How to Land a UX/UI Design Job Without Prior Experience
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It’s an age-old conundrum: you need experience to land a UX design job, but it’s hard to build experience when you don’t have a design job. Read on to learn about how to get your foot in the door even if you don’t have a degree or UX design experience.
If you’ve recently graduated with a design degree or have no formal design education, job hunting for UX/UI design roles might be a daunting process. But it doesn’t have to be. For nearly every requirement in a job listing—whether it’s a college education, years of experience, and time spent in other UX/UI design positions—there is a workaround if you understand the need behind the requirement.
For example, a design degree requirement helps recruiters identify those likely to have strong design skills, are familiar with graphic design tools, know the fundamentals of UX design, and have an understanding of design thinking—all of which can be self-taught or learned from an online UX design bootcamp.
Work experience requirements help recruiters identify candidates most likely to have completed projects end-to-end, have incorporated user research insights into their work, can design with empathy for the user, and can work well with others—all of which can be practiced and demonstrated through personal projects, capstone assignments, and online bootcamp exercises.
What ultimately matters to UX/UI design recruiters is that a candidate can prove their skills, knowledge, and passion for the craft, and, sometimes, taking an unconventional path can be just as effective as taking the path well worn.
How to become a UX Designer without a degree
UX/UI design offers rewarding, creative, and often high-paying careers, but the journey can be demanding, requiring a significant time commitment to learn the design skills needed to do the job.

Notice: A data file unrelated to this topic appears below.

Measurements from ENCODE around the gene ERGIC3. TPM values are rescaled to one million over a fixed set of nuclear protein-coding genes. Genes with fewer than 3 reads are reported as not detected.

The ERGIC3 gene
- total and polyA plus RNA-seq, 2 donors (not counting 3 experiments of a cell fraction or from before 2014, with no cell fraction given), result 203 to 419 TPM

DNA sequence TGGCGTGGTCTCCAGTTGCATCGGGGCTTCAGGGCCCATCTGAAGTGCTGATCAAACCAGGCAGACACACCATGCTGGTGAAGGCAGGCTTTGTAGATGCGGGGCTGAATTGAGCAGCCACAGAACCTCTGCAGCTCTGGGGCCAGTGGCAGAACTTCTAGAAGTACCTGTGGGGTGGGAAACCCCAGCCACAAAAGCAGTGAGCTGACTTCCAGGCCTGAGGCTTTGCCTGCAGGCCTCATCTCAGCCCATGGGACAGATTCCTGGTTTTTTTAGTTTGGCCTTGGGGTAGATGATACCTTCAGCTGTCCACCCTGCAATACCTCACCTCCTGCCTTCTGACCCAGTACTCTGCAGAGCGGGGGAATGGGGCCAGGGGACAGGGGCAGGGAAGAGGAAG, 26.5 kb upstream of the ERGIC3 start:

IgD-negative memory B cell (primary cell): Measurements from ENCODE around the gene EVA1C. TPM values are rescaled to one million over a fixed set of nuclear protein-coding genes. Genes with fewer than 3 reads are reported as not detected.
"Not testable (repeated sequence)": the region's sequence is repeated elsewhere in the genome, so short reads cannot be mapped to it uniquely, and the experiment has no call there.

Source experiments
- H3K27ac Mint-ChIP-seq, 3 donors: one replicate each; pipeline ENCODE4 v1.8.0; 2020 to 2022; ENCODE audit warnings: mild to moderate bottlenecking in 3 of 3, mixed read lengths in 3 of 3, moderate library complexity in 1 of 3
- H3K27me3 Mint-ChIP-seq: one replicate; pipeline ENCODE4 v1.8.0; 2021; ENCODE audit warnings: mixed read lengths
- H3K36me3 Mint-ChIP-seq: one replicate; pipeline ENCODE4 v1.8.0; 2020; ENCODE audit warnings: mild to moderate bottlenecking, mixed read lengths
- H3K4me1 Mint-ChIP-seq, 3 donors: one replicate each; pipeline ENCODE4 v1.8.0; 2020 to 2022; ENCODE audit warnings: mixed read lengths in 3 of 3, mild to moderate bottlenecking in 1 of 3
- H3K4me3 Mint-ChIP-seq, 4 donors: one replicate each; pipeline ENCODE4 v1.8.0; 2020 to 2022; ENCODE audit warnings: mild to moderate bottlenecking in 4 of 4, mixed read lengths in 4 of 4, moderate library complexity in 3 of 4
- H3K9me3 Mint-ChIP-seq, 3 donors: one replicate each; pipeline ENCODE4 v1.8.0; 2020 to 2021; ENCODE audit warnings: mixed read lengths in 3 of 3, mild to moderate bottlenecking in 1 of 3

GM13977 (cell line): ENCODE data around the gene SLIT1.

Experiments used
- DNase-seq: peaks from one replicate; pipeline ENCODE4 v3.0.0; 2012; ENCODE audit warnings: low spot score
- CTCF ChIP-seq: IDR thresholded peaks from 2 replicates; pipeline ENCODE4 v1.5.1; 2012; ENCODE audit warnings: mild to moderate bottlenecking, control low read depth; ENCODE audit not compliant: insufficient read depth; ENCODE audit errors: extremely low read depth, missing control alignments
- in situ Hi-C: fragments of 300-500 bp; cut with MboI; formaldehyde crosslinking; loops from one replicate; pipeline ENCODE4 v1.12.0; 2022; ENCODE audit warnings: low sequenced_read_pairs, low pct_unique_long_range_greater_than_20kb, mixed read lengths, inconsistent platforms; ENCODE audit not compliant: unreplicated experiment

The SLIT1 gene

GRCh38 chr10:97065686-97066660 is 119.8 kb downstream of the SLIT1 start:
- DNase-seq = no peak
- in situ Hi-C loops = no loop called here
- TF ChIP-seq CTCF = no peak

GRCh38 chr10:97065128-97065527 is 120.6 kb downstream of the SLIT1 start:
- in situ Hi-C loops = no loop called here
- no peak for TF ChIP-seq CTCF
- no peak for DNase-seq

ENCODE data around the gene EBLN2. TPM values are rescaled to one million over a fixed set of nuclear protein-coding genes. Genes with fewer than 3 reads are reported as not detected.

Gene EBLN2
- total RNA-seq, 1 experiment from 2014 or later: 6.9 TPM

Step 1: Understand why you want to do it
It’s important to know why you want to pursue a career in UX/UI design and, if applicable, where or how you want to use that skillset to make a difference. Thinking about this can also help you decide whether you want to develop expertise in a certain domain, where you want to concentrate your project efforts, and the kinds of organizations you might want to work for.
Step 2: Learn the skills
There’s no getting around it—UX/UI design is a hands-on profession requiring UX design skills such as designing wireframes, mockups, prototypes, and sketches; conducting usability testing and engaging with user research; and proficiency with tools such as Photoshop, Illustrator, and Adobe XD. The field of UX design also demands of its designers an understanding of user psychology, interactive design, problem-solving skills, strong communication, and an ability to collaborate.
Step 3: Take a course
Many of the above-mentioned skills can be self-taught, but online courses and bootcamps, such as Springboard’s Introduction to Design and the more in-depth UX/UI Design Bootcamp offer an effective and comprehensive way to ensure that you cover all your bases with the help of an industry mentor and careers counselors who are invested in your progress.
Online courses also offer certification in areas that can be difficult to learn on your own, such as design thinking, the UX design process, and industry best practices for user experience design and user interface design. Hands-on experience in the form of design sprints and capstone projects are often built into online courses, allowing students to develop real-world work experience that can help them land a job in UX design.
Step 4: Be proactive